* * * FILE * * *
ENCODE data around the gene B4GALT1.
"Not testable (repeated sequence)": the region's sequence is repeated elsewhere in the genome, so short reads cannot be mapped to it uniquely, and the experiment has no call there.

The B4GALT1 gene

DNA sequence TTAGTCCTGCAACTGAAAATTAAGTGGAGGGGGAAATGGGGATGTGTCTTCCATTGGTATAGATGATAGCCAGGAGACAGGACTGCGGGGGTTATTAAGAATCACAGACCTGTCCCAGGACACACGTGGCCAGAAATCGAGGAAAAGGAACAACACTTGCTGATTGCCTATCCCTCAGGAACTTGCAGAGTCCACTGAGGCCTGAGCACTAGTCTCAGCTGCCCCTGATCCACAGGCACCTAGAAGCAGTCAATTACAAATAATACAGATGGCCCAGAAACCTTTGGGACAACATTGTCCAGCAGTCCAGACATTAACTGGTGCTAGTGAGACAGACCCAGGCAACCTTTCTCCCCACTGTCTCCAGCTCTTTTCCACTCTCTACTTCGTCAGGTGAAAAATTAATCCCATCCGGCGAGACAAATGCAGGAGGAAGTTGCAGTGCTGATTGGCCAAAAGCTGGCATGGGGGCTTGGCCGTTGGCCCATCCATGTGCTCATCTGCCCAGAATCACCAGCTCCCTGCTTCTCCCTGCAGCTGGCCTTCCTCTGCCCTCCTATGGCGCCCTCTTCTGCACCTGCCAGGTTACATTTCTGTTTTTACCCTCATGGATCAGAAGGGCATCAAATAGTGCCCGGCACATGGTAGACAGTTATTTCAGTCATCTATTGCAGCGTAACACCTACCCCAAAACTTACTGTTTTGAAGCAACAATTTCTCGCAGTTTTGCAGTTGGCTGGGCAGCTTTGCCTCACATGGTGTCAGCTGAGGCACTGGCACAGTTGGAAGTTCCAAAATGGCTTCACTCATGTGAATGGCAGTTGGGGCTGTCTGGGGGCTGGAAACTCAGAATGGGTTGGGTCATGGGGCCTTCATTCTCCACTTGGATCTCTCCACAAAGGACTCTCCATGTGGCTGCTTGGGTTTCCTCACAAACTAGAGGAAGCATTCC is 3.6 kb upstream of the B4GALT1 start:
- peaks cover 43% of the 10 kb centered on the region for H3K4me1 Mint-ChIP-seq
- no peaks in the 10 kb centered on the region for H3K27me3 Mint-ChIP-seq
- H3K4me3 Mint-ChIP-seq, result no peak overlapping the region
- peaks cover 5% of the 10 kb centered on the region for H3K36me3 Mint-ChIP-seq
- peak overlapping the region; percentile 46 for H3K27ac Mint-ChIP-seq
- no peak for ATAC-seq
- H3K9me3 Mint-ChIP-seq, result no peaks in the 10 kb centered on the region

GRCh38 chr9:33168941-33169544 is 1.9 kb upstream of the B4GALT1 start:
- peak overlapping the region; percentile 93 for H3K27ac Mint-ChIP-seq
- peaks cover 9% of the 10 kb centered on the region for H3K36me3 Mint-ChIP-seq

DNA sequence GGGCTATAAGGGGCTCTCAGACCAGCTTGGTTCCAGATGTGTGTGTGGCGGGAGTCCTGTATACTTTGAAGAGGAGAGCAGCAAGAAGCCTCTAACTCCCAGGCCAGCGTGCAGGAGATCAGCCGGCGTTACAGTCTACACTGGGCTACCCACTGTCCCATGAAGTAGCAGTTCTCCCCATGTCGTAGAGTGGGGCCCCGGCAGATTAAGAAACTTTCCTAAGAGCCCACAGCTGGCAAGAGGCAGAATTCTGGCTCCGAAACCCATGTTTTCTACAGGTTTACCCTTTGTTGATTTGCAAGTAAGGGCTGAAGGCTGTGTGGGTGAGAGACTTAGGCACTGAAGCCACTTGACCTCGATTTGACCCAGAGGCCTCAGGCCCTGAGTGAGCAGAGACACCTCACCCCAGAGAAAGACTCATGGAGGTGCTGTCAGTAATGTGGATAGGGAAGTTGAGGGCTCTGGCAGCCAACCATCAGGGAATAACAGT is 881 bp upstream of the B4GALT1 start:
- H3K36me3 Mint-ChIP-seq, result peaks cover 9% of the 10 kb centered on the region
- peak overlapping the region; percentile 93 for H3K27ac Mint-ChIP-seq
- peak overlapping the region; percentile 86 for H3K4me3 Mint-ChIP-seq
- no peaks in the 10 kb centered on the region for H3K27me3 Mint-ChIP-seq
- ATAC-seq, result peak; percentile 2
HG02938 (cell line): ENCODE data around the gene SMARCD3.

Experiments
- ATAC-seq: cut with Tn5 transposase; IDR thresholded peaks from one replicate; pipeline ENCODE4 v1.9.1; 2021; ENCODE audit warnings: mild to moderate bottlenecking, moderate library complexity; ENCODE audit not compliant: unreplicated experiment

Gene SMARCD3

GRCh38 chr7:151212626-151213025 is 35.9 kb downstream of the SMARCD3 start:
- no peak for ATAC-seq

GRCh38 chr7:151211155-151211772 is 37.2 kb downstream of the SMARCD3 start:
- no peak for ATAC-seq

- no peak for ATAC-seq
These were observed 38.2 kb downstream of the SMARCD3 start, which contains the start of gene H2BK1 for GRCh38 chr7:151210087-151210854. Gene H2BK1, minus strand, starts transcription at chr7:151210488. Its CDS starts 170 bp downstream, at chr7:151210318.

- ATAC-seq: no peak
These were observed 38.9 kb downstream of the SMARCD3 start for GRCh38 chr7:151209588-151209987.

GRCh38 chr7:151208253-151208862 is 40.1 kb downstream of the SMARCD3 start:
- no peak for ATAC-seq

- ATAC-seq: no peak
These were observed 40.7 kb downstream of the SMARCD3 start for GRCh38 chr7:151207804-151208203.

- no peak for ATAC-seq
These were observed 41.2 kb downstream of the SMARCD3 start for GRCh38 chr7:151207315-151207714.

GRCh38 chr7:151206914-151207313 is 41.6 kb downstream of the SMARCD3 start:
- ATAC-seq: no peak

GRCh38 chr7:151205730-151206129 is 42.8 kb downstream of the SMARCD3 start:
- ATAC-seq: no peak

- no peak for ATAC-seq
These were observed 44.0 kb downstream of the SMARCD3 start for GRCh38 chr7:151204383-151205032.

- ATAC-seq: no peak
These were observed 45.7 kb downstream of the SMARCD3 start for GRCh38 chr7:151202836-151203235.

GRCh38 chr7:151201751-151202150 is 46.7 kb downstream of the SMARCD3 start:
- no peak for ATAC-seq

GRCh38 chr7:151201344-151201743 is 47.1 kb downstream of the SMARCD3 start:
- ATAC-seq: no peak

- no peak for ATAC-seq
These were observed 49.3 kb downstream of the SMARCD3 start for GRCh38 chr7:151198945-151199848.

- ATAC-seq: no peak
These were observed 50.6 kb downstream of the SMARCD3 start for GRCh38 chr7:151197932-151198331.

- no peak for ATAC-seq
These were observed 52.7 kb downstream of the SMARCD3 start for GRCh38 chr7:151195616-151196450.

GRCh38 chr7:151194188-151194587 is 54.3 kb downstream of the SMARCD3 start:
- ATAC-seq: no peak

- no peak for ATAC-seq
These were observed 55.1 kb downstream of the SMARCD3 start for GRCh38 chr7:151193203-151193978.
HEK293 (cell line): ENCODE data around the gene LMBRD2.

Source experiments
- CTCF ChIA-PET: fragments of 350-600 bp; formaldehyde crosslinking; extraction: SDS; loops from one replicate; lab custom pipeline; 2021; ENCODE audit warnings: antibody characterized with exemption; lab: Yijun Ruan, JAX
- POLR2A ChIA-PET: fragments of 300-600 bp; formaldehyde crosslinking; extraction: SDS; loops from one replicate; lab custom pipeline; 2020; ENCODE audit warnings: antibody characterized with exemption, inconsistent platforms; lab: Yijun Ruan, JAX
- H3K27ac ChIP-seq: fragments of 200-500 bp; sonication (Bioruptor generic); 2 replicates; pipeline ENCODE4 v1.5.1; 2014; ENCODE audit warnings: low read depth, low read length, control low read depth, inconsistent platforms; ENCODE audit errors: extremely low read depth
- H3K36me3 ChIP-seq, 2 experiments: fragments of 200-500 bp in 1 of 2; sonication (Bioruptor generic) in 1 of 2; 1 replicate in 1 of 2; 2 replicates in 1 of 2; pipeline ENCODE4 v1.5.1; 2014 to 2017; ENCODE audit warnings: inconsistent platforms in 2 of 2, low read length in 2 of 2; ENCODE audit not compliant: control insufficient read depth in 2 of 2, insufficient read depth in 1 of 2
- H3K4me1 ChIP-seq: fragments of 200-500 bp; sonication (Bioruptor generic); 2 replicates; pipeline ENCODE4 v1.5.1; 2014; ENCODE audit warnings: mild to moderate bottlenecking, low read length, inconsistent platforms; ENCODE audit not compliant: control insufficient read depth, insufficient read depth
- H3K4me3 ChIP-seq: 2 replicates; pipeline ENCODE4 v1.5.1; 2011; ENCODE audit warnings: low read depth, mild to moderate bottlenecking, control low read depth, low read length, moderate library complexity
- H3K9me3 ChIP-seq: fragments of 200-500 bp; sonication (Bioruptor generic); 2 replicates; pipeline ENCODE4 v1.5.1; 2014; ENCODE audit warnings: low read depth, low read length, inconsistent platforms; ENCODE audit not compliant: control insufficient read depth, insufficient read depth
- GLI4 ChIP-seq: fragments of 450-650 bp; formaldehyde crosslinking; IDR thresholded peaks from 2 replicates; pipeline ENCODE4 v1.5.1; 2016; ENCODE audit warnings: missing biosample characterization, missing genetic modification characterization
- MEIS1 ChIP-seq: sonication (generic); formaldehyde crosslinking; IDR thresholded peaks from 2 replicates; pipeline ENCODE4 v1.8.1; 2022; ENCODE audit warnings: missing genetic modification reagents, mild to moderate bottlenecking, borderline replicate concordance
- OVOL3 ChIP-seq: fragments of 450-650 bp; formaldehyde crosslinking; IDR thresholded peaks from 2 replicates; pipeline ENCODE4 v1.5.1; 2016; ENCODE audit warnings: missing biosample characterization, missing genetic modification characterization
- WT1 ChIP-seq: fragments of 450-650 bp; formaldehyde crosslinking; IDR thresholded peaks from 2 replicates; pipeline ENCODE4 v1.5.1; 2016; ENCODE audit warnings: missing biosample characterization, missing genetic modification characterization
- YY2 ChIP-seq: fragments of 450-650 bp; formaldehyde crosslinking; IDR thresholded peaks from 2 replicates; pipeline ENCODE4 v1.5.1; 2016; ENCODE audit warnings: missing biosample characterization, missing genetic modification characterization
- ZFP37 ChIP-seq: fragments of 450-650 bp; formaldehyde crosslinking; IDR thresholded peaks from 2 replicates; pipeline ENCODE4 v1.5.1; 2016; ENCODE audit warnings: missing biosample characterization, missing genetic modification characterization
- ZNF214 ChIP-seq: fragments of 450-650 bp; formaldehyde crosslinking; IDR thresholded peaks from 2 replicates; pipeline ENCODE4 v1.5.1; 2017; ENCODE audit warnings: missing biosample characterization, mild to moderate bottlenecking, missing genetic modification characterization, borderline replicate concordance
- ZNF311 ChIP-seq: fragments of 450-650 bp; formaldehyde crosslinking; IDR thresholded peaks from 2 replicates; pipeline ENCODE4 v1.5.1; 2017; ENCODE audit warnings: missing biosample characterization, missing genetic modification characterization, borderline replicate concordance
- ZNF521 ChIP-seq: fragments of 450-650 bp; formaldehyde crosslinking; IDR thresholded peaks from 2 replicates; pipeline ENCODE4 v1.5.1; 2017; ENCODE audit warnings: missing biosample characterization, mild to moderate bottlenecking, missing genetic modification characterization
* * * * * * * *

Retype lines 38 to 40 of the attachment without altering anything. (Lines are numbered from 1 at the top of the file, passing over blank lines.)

These were observed 41.2 kb downstream of the SMARCD3 start for GRCh38 chr7:151207315-151207714.

GRCh38 chr7:151206914-151207313 is 41.6 kb downstream of the SMARCD3 start:
- ATAC-seq: no peak